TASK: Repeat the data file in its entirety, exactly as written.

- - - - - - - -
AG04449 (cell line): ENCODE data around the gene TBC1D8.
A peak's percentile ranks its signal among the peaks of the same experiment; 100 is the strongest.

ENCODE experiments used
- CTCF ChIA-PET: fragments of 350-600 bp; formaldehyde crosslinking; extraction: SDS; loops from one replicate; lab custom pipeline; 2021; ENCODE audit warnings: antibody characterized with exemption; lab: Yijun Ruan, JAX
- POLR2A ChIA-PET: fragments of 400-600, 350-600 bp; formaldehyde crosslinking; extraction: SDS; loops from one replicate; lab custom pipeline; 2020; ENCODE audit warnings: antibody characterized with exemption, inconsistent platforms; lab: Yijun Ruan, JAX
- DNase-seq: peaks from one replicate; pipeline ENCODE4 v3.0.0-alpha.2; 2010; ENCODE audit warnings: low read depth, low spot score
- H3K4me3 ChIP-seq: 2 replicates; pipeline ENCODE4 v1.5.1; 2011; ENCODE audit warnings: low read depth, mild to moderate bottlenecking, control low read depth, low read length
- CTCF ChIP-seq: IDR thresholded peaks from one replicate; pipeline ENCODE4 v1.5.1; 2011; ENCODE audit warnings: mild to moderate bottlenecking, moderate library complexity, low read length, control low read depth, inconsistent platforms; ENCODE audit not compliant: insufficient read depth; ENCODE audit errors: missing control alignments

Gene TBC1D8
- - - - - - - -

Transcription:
AG04449 (cell line): ENCODE data around the gene TBC1D8.
A peak's percentile ranks its signal among the peaks of the same experiment; 100 is the strongest.

ENCODE experiments used
- CTCF ChIA-PET: fragments of 350-600 bp; formaldehyde crosslinking; extraction: SDS; loops from one replicate; lab custom pipeline; 2021; ENCODE audit warnings: antibody characterized with exemption; lab: Yijun Ruan, JAX
- POLR2A ChIA-PET: fragments of 400-600, 350-600 bp; formaldehyde crosslinking; extraction: SDS; loops from one replicate; lab custom pipeline; 2020; ENCODE audit warnings: antibody characterized with exemption, inconsistent platforms; lab: Yijun Ruan, JAX
- DNase-seq: peaks from one replicate; pipeline ENCODE4 v3.0.0-alpha.2; 2010; ENCODE audit warnings: low read depth, low spot score
- H3K4me3 ChIP-seq: 2 replicates; pipeline ENCODE4 v1.5.1; 2011; ENCODE audit warnings: low read depth, mild to moderate bottlenecking, control low read depth, low read length
- CTCF ChIP-seq: IDR thresholded peaks from one replicate; pipeline ENCODE4 v1.5.1; 2011; ENCODE audit warnings: mild to moderate bottlenecking, moderate library complexity, low read length, control low read depth, inconsistent platforms; ENCODE audit not compliant: insufficient read depth; ENCODE audit errors: missing control alignments

Gene TBC1D8